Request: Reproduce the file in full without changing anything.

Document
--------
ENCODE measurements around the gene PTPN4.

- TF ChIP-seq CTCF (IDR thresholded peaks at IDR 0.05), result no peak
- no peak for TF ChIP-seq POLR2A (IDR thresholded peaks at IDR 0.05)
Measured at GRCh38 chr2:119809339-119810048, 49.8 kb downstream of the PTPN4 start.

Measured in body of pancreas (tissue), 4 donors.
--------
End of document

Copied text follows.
ENCODE measurements around the gene PTPN4.

- TF ChIP-seq CTCF (IDR thresholded peaks at IDR 0.05), result no peak
- no peak for TF ChIP-seq POLR2A (IDR thresholded peaks at IDR 0.05)
Measured at GRCh38 chr2:119809339-119810048, 49.8 kb downstream of the PTPN4 start.

Measured in body of pancreas (tissue), 4 donors.